Transfer skillet to oven and bake frittata until eggs are just set in the center, 8–10 minutes. If desired, turn on broiler for a 3 to 4 minutes to give the top a deeper brown. When eggs are set and frittata is browned to your preferred doneness, loosen frittata from pan and slide onto a warm platter. Garnish with a sprig or two of thyme or with additional fresh thyme leaves, slice, and serve warm or at room temperature.

Savory Spinach Pie

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A slice of spinach pie

My favorite farmers’ market in the Cedar Rapids area, the Hiawatha Farmers’ Market, opened this past weekend and I stopped by to say hello to some of my friends.

This market is my favorite because it opens the earliest in the year and is the last to close in the area. It is also just the right size. It isn’t filled with the craziness of the Downtown Farmers’ Market which is more a place to be seen and not a farmers’ market. I build relations with the growers at Hiawatha which is what a market should be.

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Spinach pie cooling after coming out of the oven.

This visit to the year’s first market was simply to reacquaint myself with the vendors. I didn’t buy anything this visit as the offerings were mostly bedding plants. Some of the vendors have large green houses and so they were able to offer some items like lettuces and other greens as well as hot house tomatoes.

One green I am really looking forward to is fresh spinach and that got me thinking; I’m hungry for spinach pie.

Not finding any spinach at the market and a few days latter when this craving became an obsession, I did the next best thing. I went to the organic section of my grocery and bought a couple pounds of spinach. Craving satisfied.

Here is what I did:

Savory Spinach Pie

Ingredients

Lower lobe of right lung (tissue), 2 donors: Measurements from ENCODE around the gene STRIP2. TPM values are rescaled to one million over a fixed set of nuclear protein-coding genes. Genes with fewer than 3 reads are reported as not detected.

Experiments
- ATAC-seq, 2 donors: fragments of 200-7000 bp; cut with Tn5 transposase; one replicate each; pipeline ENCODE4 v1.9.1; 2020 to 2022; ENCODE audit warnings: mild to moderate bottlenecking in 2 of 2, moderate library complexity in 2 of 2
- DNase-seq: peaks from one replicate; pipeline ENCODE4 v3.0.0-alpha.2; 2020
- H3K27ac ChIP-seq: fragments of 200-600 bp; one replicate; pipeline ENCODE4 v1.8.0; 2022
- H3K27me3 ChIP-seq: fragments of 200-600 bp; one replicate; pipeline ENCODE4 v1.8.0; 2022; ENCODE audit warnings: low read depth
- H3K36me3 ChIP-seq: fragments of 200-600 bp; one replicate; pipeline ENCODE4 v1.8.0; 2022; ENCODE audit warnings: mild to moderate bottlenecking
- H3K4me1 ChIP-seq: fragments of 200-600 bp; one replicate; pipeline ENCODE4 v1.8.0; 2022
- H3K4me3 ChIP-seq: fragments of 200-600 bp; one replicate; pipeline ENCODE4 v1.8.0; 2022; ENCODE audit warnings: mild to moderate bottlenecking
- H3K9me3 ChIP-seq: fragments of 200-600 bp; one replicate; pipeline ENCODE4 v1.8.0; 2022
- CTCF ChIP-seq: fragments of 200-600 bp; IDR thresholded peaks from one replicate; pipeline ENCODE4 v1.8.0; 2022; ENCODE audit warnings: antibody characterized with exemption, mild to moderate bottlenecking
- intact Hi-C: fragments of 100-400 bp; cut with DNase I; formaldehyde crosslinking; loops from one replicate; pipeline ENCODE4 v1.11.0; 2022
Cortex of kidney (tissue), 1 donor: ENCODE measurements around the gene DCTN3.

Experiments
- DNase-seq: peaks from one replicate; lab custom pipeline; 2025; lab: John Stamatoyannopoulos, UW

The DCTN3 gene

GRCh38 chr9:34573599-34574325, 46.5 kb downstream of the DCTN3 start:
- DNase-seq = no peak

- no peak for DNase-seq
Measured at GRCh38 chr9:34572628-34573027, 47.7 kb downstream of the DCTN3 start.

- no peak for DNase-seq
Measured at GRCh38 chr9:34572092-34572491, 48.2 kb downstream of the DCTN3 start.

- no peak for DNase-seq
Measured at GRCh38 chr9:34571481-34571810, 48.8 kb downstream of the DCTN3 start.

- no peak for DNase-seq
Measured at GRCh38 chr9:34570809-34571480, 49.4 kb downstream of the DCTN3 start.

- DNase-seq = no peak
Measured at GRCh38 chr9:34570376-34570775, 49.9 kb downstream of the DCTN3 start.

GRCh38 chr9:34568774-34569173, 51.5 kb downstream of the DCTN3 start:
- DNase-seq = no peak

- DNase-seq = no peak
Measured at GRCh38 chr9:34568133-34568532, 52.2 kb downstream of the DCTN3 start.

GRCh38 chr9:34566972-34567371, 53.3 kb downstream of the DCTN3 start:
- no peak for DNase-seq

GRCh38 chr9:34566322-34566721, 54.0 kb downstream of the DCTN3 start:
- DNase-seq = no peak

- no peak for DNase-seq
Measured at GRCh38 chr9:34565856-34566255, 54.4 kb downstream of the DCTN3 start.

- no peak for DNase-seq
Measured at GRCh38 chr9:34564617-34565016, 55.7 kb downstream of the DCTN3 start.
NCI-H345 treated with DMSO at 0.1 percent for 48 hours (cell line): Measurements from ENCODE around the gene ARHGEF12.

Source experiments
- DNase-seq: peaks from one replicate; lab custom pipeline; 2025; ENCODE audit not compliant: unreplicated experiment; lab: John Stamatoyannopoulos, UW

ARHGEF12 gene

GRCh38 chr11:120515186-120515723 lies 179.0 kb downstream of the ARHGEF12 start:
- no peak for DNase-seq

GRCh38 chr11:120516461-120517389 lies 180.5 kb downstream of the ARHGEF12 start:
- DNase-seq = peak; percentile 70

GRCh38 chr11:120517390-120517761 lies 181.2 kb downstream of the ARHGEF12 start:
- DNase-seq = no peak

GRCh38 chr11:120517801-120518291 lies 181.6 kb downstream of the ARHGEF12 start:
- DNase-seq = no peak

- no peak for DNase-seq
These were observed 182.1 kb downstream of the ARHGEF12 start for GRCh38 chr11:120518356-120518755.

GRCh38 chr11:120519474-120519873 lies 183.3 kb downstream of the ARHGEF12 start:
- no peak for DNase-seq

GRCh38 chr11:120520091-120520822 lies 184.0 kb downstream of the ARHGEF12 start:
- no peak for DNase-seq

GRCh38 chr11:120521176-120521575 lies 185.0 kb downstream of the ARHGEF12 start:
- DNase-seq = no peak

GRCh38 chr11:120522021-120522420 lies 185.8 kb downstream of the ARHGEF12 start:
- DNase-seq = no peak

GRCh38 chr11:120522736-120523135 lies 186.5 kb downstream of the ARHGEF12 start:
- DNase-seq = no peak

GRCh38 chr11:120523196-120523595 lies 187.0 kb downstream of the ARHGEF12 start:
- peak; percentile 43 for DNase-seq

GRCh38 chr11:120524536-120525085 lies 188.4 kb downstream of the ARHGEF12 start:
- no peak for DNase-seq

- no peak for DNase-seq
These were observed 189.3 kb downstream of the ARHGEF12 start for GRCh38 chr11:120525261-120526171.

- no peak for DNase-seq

3 tablespoons olive oil
1 medium yellow onions, finely chopped
Sea salt
Freshly ground black pepper
2 pounds fresh spinach, larger stems removed, washed and thoroughly dried (See note)
8 ounces Gruyère cheese, grated
3 large eggs (one egg is used for an egg wash)
1 cup heavy cream
1/4 teaspoon fresh ground nutmeg
Pie crust for double crust pie

Directions

Preheat oven to 375°F.

Add the olive oil to a large skillet and sauté the onion and garlic over medium-high heat until the onion is translucent and beginning to soften. Season with salt and pepper. Add about 1/4 of the spinach, or whatever will fit in your skillet, and sauté until it cooks down. Repeat this until all the spinach is wilted. Continue cooking until most of the liquid is cooked out, about 10 to 12 minutes. Place spinach in a sieve and press the spinach to remove as much of the remaining liquid as possible. Set aside.

Whisk the cream, 2 eggs, and nutmeg together in a suitable bowl and set aside.

Fit the bottom crust in a 10″ pie pan. Layer half the spinach mixture in the bottom crust and then layer half the grated cheese. Repeat layers. Pour cream and egg mixture over spinach and cheese. Fit top crust over the pie and crimp the edges together. Beat remaining egg in a suitable bowl and brush over top crust with a pastry brush. Slit the top crust with a sharp knife to create steam vents.

Bake in 375F oven for 45 to 50 minutes and crust is golden brown. Remove from oven and allow to cool at least 30 minutes.

Note: You may substitute 2 10 ounce packages of frozen spinach for fresh. If you choose to do this, thaw and squeeze out as much liquid as possible. After you have sautéed the onion and garlic, add this to the skillet to warm though and incorporate the onion and garlic.

Shiitake and Leek Stuffed Seitan Roast

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Cook happy and cook with love. I think that about sums it up.

I have been telling people for years that I do not travel on Thanksgiving. If you want to see me, you must come to my house and I will gladly cook for you. Over the years I have had as few as three and as many as twenty at my table. This year, I cooked for eight. I made the traditional turkey dinner but I also did things a bit differently.

My daughter Elizabeth and son Greg were among my guests which made me very happy. They have adopted a vegetarian diet and I wanted to honor that choice. Whether it is intentional or not, too many people make people with dietary restrictions or choices feel unwelcome and put out when it comes to including them in family celebrations. I wanted all my guests to know that they are welcome and so began my quest.